corruption "irrespective of personalities." The head of state attended
a joint working meeting of the Boards of the Information and Security Service (ISS)
and the Centre for Combating Organized Crime and Corruption. Voronin highlighted
the need to concentrate and coordinate the efforts of the two structures in the
struggle against particularly grand corruption - among high-ranked state
officials, employees at law-enforcement, judiciary, various controlling organs,
The President demanded from the ISS and the Centre to work out and implement
measures to prevent and combat corruption in all spheres and at all levels of
the public governance. He demanded to urgently consider the possibility to
perfect the relevant legal frame to ensure possibilities to check those
officials seeking sensitive appointments. He demanded that the legislation
should make it mandatory for state officials to declare their incomes and
expenditures even in case of their promotion or appointment to another position.
Voronin demanded the creation within the Centre for Combating Organized Crime
and Corruption of a special structure for anti-corruption examination of bills
being submitted to Parliament. He believes such a body should attract
specialists from various state structures and the representatives of the
Moldovan civil society.
Touching on the efficiency of the anti-corruption struggle, Vladimir Voronin
emphasized the need for an adequate analysis, generalization and regulation of
the punitive practice. He insisted on an urgent amendment of the Constitution
and relevant legislation, namely to introduce confiscation of personal property
in such cases as corruption, terrorism, money laundering.
He said it is necessary to put an end to the obsolete "and sometimes even
funny" practice of excessive classifying of information. He believes that
the time is ripe to improve and rationalize the Law on State Secrecy and the
nomenclature list of information data attributed to the state secrecy category.
The head of state stressed the vital need for attracting the population to
The following is a no doubt partial assessment of Moldova's long-term political
future by an insider:-
Moldovan politician: Vladimir Voronin wants to remain Moldova's last
Taking into account the current situation in Moldova, the most fantastic
scenarios are possible, the leader of Patria-Rodina Labor Union Georgy Sima has
told a REGNUM correspondent in an interview on June 13. "Vladimir Voronin
wants to remain Moldova's last president. So, on the threshold of the elections
the Communist faction in the Moldovan Parliament can abolish the presidential
position, fulfilling at least one of its promises," the politician said.
Georgy Sima did not rule out that the elections could be held much earlier than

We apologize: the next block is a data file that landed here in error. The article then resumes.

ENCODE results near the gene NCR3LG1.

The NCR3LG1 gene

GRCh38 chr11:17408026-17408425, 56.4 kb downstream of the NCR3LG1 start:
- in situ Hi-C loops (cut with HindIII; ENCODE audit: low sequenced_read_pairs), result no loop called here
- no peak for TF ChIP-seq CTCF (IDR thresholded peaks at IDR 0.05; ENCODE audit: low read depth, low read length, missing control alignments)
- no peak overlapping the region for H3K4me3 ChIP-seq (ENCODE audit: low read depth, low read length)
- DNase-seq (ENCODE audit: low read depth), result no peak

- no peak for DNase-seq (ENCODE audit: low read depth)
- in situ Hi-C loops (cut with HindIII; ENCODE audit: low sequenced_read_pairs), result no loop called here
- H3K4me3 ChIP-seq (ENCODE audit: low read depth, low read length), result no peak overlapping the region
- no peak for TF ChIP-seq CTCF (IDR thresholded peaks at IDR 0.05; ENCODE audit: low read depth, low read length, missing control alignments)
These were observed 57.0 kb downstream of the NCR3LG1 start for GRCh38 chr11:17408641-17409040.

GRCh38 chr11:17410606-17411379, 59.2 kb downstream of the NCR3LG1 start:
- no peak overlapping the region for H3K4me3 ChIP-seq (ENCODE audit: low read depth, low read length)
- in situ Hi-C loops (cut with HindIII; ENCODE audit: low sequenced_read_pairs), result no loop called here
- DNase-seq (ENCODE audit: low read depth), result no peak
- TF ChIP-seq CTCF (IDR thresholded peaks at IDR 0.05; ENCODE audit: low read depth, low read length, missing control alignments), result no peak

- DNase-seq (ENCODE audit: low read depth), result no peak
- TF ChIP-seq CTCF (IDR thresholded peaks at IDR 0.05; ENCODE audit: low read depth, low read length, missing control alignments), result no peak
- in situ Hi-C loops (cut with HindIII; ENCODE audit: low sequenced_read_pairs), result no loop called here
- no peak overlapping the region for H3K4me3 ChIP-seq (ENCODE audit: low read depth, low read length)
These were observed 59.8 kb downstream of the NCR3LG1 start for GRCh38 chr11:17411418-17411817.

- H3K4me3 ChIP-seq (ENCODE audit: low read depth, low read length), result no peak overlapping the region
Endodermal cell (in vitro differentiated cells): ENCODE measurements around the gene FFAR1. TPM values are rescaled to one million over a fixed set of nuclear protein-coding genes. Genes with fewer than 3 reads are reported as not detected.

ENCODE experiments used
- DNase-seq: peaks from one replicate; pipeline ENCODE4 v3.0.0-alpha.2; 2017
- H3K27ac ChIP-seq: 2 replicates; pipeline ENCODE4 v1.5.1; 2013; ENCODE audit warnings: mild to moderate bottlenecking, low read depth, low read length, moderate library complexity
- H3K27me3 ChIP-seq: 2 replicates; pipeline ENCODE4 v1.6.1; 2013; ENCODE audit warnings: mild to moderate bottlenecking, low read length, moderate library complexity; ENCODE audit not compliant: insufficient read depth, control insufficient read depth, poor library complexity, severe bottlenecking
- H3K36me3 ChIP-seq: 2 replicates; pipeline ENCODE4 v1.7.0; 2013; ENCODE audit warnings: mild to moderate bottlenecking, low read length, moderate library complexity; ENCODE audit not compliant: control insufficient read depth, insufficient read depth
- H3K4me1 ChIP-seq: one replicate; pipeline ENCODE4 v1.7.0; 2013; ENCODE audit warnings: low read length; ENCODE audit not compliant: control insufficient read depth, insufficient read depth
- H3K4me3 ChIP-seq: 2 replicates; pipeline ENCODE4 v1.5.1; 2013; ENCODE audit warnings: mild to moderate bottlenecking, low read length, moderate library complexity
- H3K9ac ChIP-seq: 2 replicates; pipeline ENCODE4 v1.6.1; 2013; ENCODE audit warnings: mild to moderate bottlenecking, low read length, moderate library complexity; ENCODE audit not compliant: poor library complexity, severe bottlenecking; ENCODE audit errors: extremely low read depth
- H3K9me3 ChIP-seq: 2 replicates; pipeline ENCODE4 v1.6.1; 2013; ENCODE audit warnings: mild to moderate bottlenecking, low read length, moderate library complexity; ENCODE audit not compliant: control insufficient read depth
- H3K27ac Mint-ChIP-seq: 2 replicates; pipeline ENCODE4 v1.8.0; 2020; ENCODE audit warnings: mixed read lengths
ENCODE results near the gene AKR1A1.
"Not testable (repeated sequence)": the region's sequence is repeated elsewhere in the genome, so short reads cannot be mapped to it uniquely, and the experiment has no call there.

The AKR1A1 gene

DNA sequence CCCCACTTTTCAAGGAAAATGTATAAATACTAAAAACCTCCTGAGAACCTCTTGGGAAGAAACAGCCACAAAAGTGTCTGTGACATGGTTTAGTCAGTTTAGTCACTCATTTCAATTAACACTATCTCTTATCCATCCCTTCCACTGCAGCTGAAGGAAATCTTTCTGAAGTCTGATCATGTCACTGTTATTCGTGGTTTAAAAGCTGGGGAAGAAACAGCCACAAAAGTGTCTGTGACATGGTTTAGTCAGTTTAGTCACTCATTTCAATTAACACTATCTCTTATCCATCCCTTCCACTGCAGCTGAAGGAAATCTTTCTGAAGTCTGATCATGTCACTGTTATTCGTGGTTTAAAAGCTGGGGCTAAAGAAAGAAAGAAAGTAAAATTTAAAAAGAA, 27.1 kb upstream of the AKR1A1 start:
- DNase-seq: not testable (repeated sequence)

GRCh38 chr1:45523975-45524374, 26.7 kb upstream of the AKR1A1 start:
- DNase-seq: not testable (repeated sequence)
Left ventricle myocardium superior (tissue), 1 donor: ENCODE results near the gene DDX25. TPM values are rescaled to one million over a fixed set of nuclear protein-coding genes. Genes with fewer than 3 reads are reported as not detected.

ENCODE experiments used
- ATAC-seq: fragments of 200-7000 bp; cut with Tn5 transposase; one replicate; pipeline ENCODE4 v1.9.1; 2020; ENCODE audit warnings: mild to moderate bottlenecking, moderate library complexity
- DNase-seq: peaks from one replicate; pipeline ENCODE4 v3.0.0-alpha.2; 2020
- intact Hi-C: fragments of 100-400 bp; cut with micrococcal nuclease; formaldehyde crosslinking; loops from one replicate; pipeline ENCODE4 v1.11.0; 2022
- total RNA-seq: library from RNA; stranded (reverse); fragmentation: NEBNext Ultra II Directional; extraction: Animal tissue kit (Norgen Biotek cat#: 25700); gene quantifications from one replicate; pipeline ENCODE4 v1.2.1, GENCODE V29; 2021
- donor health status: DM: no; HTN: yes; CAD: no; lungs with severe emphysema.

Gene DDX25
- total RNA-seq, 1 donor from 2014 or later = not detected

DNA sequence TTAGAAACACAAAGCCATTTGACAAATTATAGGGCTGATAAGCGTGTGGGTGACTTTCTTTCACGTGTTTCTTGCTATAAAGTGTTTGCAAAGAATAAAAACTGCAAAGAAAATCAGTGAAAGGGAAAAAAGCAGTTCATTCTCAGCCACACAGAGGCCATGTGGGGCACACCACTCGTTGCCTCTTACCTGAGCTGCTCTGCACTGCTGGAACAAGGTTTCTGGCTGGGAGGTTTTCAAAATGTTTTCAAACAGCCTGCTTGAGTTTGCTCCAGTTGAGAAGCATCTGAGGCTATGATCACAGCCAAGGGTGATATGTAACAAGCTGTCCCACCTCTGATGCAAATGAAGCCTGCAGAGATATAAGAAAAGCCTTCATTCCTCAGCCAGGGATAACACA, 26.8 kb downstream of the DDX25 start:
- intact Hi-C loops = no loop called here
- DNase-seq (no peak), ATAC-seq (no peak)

in 2009, and right-wing political forces can come to replace the Communists.
"It is hardly possible that this will be the Christian Democratic People's
Party led by Yuri Rosca. Despite the fact that Yuri Rosca is one of the most
experienced Moldovan politicians of the post-Soviet time, and the Christian
Democratic People's Party is the oldest one with a branch network of its
regional activists, the days of this political organization and its leader are
counted. By publicly supporting the Communists, on fighting whom their previous
ideology was grounded, the party automatically lost its right to further
represent views of the section of the electorate that was traditionally
anti-Communist, sympathized with the right-wing forces and supported them at the
elections. The 'new right-wing' forces are much more interesting now. It was
Serafim Urekian who finally brought his Our Moldova Alliance to the right camp.
To all appearances, he plans to settle there down for the whole time of the
party's life," the politician noted.
Georgy Sima did not rule out another scenario: the third victory by the
Communists. "Theoretically, the scenario of a third 'Red triumph' has a
right to exist, but chances are narrow that it would be fulfilled. Facts have
shown, that ratings of the Communist Party continue to decrease. Deriving from
it, one can predict that the Moldovan Communists have passed their peak already.
Yet, they still remain quite an influential political force to be represented
again in the parliament of 2009. But, most probably, they will have not so many
seats that could let them dominate in the power. So, they will have to look for
political allies and, henceforth, compromise," Sima is quoted as saying.
Exports down 10% in January-April
Moldovan exports dropped 10 per cent to US$313 million in January-April 2006, a
source at the National Statistics Bureau said recently, Interfax News Agency
It was the first decline in recent years, the source said. "The Russian
embargo on Moldovan wine, which was announced in late March, caused the problem.
Therefore, Moldovan deliveries to a major trade partner fell 31.2 per cent since
the beginning of the year. In the past, Russia received 36.1 per cent of
Moldova's total exports, and now the rate is 27.6 per cent," the source
said. Moldovan exports to Commonwealth of Independent States member countries
reduced by 13.4 per cent to US$152.5 million, while exports to EU member
countries went down 0.4 per cent to US$94.2 million in January-April, the source
said. Meanwhile, Moldovan imports grew 14 per cent to US$734.3 million. Some
42.1 per cent of commodities were imported from CIS member countries. Imports
from the EU totalled US$216.8 million.